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  Module 6: What Deconstruction Isn't

Once you've chosen your niche genre, then what?

The next step is to deconstruct your targeted genre. That means studying best-selling novels to see how they're structured, but it also involves looking at writing style and mechanics—sentence, scene, and chapter lengths—as well as phrasing and word choice, among many other facets.

Each genre has variations within a particular style, and readers have certain expectations when it comes to buying a novel in a genre. So it's crucial to understand what "style guidelines" and kinds of structural framework apply to your targeted genre.

Isn't this plagiarism?

It's important to understand what plagiarism is and what it means to copy other authors' style or structure. In other words, in this lesson, we're going to look at what deconstruction isn't and why it's absolutely the best thing a novelist can do to nail genre!

8 comments
David Tishendorf
In a way, it’s like taking one of those plot outlines you can buy, change the names and places, and basically follow the outline, but put your own stamp on it. It’s much better, of course, to study a bestseller rather than a plot outline, but the process is rather similar, I would think. Plagiarism to me is word for word literary theft. Deconstruction is nothing like that.
Susanne Lakin
What are your thoughts on copying or emulating other authors' novels?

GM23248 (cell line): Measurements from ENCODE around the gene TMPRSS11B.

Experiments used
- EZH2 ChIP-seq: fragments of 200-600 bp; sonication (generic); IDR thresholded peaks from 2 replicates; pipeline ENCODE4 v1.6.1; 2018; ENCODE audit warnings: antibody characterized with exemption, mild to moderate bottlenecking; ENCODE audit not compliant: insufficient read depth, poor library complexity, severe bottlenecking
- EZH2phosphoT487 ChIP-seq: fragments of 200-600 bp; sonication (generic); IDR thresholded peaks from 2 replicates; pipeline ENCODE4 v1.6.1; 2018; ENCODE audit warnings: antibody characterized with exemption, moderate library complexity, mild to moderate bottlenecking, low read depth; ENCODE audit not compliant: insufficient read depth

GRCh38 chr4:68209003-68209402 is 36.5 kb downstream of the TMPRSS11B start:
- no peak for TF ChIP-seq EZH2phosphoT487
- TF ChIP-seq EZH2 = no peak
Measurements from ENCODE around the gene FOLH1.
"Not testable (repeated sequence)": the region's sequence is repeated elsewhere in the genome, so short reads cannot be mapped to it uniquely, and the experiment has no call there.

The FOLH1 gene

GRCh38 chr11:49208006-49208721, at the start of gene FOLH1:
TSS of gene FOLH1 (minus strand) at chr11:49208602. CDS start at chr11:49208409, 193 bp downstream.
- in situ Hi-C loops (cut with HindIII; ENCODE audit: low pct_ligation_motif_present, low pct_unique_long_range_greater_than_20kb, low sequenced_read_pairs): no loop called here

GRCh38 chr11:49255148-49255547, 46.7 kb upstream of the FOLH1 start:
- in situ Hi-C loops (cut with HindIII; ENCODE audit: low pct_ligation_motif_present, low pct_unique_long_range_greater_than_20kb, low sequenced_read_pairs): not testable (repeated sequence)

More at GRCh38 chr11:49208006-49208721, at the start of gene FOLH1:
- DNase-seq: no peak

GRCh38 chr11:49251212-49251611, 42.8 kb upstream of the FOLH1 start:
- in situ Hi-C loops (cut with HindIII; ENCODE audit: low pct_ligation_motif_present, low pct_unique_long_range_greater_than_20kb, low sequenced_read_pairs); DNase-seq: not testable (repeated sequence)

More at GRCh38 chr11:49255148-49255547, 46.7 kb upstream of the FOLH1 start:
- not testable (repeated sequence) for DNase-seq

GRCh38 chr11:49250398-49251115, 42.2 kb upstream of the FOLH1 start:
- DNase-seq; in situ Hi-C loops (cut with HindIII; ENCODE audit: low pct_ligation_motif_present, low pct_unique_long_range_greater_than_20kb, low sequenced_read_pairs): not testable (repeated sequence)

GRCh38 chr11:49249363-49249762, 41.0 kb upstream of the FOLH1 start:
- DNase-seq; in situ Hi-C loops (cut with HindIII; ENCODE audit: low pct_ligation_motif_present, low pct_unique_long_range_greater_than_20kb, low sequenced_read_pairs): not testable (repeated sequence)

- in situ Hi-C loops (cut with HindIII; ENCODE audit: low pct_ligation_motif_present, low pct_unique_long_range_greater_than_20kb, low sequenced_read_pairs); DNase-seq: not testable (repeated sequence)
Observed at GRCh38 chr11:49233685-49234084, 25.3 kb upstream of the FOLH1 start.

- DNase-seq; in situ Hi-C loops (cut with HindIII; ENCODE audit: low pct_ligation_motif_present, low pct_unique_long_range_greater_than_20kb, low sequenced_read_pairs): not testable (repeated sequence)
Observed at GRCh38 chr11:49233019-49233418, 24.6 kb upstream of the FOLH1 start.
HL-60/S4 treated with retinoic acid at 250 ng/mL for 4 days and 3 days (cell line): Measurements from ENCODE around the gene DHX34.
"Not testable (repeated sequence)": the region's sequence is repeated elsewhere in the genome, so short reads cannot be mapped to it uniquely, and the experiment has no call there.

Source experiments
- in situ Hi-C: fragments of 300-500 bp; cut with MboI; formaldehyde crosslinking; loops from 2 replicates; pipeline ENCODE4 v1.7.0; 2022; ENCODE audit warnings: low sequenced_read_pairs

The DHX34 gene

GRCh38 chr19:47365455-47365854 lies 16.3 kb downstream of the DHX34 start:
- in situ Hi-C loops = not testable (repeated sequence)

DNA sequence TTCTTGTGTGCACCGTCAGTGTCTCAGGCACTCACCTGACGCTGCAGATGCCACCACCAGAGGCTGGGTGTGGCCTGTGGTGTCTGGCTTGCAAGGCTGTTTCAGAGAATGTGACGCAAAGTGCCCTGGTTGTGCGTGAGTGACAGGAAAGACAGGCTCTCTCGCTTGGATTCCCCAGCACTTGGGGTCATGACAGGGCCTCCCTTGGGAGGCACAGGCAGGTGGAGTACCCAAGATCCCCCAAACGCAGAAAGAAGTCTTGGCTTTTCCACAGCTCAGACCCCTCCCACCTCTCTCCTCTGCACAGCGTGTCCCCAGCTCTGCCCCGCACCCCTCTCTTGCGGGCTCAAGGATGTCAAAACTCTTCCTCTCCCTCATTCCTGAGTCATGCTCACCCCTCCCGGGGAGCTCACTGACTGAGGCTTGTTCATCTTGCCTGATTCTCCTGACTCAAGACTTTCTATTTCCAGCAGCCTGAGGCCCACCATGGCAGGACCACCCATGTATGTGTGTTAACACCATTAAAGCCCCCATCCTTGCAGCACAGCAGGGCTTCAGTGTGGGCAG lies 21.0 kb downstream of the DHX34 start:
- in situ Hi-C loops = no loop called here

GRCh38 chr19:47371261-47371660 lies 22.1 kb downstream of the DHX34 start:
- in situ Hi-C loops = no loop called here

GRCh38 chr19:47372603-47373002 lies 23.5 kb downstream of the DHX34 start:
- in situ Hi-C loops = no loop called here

Lynda Washington
I'm fine with it. In fact, I see no way around it. My aim is to earn some money without having to return to copywriting or tech writing. Anything that keeps me from ever having to write another medical supplies catalog or sales brochure for auto-dialers or users manuals for computer gizmos is okay with me. Maybe not fun or personally rewarding, but acceptable.
Lynda Washington
I found a couple of niches with green lights. I hope that reading in these niche subgenres will help me gin up some enthusiasm for them.

My solution is going to have to be that I will write the stories I love, but only for my own enjoyments, but spend the bulk of my time writing for money. Money is my big motivator, but I had hoped not to feel so disappointed about it all.
Robert Doucette
I agree wholeheartedly with Ms Lakin's position. Let’s face it, how many ways are there to write about vampires, zombies, or dystopian futures (especially YA dystopian futures)?

Tightly structured genres (romances, thrillers and mysteries) can be compared to sonnets and limericks. Just as these poetic types REQUIRE specific rhythm structure and rhyming patterns, genre readers expect certain conventions. Romances have "Happily Ever After" endings. Cozy mysteries have no graphic violence or sex. And many more rules. Authors who say learning and following these rules is plagiarism need to explain how they learned their craft without reading/studying their genre.
Lyle Nicholson
I have no problem with reading and writing in a similar style to other authors. We all copy, emulate, then morph into our own style over time.

My influences were Douglas Adams and Kurt Vonnegut Jr. I even used one of Vonnegut's science fiction ideas in my first book, Polar Bear Dawn, and gave him the credit for it.

If someone ever emulated me, I'd be elated.
Roy Gomez
I would be honored, as you point out, if my work would be compared to any of my favorite authors. Having said that, I see everything that I'm doing as an exciting pursuit to help release my own personal, unique, no-body-in-the-world self.
Debbie L. Moore
I'm fine with emulation, as long as I can still hold onto some form of originality. I prefer not to use the word "copy", so I won't. ;)